20:00 – Main Hall – Lliezel Ellick / Roxanne De Freitas / Rosemary Lombard (vocal performance piece)
20:25 – Main Hall – Louise Westerhout /Keenan Chas Ahrends / Nicola van Straaten (word/sound/dance)
20:40 – Minor Hall – Inka Kendzia / Jessica Smith (video and live performance)
21:00 – Main Hall – Rhea Dally / Justin Allart (sound/noise performance)
21:20 – Main Hall – Lucy Hazard / Puleng Lange-Stewart / Hannah Walton (video with spoken word performance)
21:35 – Minor Hall – FAITH XVII (video installation)
22:00 – Main Hall – Chantelle Gray (performance piece)
22:20 – Main Hall – Debra Pryor / Mark O’ Donovan (performance piece)
Continuous – Meeting Room 1 – Sydelle Willow Smith (photography)
Continuous – Meeting Room 2 – Miranda Moss (installation)
A window I. A partition. A voyeuristic interface between spaces. A civilizing constraint. Gazing. At the window, through the window, beyond the window. The voyeuristic gaze: preconditioned values, assumptions, desire. The civilizing gaze: conditioning values, assumptions, desire. Gazing. An act of memorializing (it suggests spectatorship, a fetishistic surveying; it suggests participation: in memory, in meaning-making).
A window II. A framing device. Commonly used in art and cinema. To exaggerate part or parts of a figure (forms, tones, shapes, shadows). To recompose an image. To slice up the world into smaller, more wieldy frames. To elicit metaphorical interpretation. (The audience is prompted to step into a world of windows.)
A window III. The window. A composing stratagem. (A perspectival arrangement.) A voyeuristic interface between artist and audience. An invitation to interact with the unknown, the unknowable, the known known. It is not a linear perspective of space, but a cutting up of, slicing into, carving through. (It suggests the existence of another, entirely otherworldly, place.)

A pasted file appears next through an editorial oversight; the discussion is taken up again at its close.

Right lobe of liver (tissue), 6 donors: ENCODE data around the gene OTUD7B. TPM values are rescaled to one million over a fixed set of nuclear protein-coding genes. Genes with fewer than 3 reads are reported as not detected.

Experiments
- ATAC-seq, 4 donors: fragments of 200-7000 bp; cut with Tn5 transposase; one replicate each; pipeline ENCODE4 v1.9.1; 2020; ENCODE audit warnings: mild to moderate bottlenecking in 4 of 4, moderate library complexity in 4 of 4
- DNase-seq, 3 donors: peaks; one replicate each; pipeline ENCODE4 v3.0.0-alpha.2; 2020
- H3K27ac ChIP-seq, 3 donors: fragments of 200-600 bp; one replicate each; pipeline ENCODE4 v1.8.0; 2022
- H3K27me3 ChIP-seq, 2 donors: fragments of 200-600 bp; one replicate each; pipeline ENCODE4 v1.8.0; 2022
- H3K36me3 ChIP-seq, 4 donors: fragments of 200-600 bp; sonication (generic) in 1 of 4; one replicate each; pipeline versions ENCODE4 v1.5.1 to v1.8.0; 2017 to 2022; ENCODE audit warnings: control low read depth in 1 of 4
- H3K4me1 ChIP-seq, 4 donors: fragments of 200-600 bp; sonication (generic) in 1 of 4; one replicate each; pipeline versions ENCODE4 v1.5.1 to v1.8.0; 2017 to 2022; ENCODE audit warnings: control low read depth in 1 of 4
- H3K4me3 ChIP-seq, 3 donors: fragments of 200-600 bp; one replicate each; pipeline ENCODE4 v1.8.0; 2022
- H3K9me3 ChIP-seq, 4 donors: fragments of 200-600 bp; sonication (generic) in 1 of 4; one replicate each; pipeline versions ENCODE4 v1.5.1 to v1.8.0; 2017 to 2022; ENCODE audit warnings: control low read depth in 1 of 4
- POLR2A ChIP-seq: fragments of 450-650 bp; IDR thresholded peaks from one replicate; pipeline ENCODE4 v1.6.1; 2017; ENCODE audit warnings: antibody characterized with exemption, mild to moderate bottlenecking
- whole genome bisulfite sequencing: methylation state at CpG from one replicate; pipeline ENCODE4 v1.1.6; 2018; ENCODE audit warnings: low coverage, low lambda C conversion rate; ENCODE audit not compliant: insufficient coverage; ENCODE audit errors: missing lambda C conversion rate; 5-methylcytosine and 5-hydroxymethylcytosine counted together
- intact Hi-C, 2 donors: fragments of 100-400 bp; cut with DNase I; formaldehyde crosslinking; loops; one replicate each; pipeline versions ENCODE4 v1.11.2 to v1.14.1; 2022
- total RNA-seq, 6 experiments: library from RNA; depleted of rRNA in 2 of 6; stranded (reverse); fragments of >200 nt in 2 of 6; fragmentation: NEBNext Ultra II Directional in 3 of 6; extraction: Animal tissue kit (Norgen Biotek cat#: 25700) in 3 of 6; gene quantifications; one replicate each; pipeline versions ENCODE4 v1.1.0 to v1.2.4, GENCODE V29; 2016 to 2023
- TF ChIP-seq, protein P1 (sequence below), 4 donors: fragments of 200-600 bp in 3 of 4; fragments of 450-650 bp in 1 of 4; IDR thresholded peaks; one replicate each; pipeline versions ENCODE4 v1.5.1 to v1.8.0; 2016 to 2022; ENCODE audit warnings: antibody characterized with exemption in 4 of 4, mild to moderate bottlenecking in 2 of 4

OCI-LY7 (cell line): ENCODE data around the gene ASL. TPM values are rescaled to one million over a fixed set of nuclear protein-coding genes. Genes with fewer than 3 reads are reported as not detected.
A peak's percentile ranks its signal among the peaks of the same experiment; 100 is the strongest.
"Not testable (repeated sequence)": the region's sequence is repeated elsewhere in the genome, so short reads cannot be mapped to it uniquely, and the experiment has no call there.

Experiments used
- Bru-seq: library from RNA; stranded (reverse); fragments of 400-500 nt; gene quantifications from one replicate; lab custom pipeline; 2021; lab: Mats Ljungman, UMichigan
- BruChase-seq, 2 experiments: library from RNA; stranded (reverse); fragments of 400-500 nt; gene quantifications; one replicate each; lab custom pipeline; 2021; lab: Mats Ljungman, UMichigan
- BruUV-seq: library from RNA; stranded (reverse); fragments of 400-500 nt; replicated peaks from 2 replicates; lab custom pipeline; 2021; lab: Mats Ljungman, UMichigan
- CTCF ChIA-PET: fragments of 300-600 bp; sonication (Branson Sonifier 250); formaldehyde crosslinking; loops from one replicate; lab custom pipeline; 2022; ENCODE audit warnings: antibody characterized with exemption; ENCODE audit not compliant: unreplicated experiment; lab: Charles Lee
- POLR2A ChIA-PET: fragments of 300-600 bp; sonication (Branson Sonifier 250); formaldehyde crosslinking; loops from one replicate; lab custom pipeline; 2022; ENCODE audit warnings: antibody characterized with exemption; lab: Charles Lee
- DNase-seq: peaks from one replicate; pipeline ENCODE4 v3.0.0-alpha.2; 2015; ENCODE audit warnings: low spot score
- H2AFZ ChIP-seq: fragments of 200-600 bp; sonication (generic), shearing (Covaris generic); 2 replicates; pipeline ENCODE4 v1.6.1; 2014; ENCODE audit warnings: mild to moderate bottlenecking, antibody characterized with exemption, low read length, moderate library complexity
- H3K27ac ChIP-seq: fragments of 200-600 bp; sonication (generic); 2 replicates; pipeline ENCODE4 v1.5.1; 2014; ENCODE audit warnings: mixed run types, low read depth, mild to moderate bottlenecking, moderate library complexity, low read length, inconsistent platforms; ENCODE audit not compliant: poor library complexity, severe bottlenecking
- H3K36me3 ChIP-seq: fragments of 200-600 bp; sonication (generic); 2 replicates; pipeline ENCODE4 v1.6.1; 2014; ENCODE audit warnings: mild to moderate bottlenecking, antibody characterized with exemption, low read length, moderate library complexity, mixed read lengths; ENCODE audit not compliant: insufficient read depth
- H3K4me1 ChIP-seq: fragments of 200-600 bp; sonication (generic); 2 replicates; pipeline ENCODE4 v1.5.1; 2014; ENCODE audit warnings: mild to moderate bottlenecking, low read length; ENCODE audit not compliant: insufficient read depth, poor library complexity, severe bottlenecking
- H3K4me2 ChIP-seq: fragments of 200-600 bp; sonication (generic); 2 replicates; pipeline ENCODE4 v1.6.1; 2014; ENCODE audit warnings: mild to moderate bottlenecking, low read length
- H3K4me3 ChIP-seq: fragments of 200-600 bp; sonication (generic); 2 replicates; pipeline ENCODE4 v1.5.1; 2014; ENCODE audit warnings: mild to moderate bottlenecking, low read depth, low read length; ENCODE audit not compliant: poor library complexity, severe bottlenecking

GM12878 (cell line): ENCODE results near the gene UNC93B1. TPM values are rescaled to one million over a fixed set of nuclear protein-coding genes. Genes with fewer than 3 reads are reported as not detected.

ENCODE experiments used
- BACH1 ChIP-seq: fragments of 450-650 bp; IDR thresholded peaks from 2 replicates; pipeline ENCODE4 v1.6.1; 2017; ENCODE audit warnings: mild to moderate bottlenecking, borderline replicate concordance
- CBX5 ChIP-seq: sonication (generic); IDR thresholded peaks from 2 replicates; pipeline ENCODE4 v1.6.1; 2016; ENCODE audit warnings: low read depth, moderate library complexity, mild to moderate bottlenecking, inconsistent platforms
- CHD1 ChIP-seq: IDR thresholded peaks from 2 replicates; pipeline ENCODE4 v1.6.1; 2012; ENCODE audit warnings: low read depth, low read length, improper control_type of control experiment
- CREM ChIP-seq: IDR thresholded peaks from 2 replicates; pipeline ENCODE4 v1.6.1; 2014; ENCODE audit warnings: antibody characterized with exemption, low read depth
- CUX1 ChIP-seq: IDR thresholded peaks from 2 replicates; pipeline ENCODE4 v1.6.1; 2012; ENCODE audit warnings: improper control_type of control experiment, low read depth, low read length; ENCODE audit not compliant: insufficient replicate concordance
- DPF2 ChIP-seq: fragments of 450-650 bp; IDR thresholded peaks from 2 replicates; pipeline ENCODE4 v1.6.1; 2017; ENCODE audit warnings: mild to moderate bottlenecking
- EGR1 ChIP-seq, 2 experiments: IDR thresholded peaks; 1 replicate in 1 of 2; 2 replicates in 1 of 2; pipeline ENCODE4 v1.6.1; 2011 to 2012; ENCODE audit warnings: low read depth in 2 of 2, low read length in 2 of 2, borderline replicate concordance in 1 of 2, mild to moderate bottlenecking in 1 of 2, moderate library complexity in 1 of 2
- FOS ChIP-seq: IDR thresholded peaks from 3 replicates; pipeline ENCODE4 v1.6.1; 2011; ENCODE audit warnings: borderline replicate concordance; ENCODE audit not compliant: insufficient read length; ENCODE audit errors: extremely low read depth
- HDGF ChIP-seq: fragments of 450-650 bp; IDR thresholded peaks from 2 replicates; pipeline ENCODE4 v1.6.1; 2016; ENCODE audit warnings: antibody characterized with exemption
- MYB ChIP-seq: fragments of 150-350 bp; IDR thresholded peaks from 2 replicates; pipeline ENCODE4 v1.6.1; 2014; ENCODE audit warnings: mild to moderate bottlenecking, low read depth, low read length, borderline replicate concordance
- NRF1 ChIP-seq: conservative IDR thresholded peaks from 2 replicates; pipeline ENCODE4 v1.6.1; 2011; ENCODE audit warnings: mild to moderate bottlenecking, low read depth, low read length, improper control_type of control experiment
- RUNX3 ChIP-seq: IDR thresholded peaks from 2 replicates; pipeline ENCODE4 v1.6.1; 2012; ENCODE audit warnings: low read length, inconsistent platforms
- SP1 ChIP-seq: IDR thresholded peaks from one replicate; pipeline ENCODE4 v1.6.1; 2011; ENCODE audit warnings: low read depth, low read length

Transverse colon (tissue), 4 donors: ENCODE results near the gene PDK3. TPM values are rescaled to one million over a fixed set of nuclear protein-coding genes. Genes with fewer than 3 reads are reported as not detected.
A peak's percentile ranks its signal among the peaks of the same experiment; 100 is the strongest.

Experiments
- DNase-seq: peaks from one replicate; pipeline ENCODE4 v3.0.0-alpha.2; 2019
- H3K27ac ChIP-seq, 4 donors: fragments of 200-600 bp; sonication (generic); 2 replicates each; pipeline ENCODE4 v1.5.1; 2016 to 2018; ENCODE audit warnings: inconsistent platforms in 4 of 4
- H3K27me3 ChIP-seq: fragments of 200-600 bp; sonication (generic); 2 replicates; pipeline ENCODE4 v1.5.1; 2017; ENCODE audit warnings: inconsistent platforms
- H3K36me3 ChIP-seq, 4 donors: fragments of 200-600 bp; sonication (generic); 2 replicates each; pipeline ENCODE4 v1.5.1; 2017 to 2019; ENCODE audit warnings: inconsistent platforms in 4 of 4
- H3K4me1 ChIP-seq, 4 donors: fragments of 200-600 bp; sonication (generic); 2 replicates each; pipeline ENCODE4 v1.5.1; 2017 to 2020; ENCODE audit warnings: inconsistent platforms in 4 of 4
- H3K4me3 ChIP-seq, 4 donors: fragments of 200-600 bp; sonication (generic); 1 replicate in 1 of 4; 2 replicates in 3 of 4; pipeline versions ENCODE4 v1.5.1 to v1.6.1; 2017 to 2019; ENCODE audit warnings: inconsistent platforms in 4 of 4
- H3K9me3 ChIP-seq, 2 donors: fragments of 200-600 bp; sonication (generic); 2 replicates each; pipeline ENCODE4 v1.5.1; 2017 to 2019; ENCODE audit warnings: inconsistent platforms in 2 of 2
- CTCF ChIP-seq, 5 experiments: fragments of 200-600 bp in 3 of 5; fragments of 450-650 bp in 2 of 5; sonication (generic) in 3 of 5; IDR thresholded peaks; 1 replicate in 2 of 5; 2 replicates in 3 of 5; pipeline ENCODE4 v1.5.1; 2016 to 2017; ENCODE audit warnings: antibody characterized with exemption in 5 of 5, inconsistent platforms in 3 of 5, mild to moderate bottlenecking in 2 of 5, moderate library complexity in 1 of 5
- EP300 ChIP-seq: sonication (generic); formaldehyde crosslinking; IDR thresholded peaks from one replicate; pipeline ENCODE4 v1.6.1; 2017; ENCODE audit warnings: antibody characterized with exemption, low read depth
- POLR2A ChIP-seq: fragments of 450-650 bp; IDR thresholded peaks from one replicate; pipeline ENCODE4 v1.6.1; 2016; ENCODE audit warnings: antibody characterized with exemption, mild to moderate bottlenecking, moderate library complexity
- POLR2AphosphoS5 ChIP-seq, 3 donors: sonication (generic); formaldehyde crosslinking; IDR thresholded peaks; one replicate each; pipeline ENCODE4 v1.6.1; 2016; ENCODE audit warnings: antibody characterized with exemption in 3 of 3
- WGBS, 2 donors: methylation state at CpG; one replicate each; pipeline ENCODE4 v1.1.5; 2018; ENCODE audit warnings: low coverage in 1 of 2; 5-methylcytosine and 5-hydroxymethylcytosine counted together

“A concept is a brick. It can be used to build a courthouse of reason. Or it can be thrown through the window.”
– Gilles Deleuze
I cannot overstate how immensely John Berger contributed to awakening a critical understanding of Western cultural aesthetics and ethics in me. I feel deeply indebted. Here’s a wonderful recent interview with the man.
On this, his 90th birthday, I thought it fitting to look back on this BAFTA award-winning TV series from 1972, which rapidly became regarded as one of the most influential art programmes ever made. Ways of Seeing is a four-part BBC series of 30-minute films, created chiefly by writer John Berger and producer Mike Dibb. Berger’s scripts were adapted into a book of the same name.
The series and book critique traditional Western cultural aesthetics by raising questions about hidden ideologies in visual images. The series is partially a response to Kenneth Clark’s Civilisation series, which represents a more traditionalist view of the Western artistic and cultural canon.
In the first programme, Berger examines the impact of photography on our appreciation of art from the past.
The second programme deals with the portrayal of the female nude, an important part of the tradition of European art. Berger examines these paintings and asks whether they celebrate women as they really are or only as men would like them to be.
With the invention of oil paint around 1400, painters were able to portray people and objects with an unprecedented degree of realism, and painting became the ideal way to celebrate private possessions. In this programme, John Berger questions the value we place on that tradition.
In this programme, Berger analyses the images of advertising and publicity and shows how they relate to the tradition of oil painting – in moods, relationships and poses.
More John Berger on Fleurmach: